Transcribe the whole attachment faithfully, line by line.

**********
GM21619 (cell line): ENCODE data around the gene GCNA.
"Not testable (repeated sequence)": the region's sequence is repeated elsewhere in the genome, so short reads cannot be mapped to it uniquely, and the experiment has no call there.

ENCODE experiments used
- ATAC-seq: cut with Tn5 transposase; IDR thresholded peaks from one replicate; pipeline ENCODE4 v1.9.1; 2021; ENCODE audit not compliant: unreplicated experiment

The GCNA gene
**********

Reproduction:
GM21619 (cell line): ENCODE data around the gene GCNA.
"Not testable (repeated sequence)": the region's sequence is repeated elsewhere in the genome, so short reads cannot be mapped to it uniquely, and the experiment has no call there.

ENCODE experiments used
- ATAC-seq: cut with Tn5 transposase; IDR thresholded peaks from one replicate; pipeline ENCODE4 v1.9.1; 2021; ENCODE audit not compliant: unreplicated experiment

The GCNA gene